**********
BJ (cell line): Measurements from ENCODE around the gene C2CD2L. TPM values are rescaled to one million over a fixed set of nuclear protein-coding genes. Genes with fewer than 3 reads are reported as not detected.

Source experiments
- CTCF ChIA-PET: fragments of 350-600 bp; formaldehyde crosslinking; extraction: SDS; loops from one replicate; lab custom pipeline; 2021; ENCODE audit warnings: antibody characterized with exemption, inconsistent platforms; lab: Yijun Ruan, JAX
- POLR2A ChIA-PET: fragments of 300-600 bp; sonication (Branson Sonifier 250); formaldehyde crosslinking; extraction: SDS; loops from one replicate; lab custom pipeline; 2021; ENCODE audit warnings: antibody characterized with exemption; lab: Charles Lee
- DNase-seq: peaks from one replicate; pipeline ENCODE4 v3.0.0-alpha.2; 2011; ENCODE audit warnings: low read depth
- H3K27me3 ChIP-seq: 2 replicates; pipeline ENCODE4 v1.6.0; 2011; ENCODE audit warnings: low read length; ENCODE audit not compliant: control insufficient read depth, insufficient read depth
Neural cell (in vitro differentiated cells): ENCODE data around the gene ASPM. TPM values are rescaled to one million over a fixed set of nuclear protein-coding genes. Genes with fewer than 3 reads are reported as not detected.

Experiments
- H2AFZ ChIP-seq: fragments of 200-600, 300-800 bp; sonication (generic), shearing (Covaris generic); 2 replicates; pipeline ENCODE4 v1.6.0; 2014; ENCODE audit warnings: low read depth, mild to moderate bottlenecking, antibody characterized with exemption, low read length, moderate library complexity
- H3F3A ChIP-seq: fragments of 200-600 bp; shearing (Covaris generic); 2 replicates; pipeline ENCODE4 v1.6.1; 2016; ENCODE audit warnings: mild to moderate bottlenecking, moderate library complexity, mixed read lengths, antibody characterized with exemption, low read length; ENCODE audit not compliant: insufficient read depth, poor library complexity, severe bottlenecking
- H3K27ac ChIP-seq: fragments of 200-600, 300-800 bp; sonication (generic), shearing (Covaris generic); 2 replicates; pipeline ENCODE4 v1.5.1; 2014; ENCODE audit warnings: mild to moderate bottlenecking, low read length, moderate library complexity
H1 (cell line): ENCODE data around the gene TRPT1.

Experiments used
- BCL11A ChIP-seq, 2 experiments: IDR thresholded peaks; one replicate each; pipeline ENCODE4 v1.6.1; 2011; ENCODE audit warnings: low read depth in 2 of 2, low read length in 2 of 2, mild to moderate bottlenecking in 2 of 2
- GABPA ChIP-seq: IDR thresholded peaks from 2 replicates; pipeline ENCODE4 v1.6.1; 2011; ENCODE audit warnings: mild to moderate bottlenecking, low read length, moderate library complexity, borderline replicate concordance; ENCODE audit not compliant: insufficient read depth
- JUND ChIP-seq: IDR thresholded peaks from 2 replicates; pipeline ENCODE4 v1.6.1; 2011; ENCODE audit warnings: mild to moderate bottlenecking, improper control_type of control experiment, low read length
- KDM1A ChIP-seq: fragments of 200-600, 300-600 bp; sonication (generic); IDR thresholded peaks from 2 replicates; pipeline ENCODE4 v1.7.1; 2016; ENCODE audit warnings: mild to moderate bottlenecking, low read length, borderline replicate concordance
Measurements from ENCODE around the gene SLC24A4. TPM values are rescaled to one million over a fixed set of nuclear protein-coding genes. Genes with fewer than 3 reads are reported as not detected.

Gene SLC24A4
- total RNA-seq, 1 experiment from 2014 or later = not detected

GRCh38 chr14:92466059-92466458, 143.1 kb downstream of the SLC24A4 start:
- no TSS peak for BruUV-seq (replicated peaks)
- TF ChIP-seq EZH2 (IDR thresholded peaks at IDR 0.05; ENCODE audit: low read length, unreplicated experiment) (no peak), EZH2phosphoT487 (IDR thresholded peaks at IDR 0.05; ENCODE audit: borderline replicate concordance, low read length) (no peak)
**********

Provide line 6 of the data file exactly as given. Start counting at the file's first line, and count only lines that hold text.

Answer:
- H3K27me3 ChIP-seq: 2 replicates; pipeline ENCODE4 v1.6.0; 2011; ENCODE audit warnings: low read length; ENCODE audit not compliant: control insufficient read depth, insufficient read depth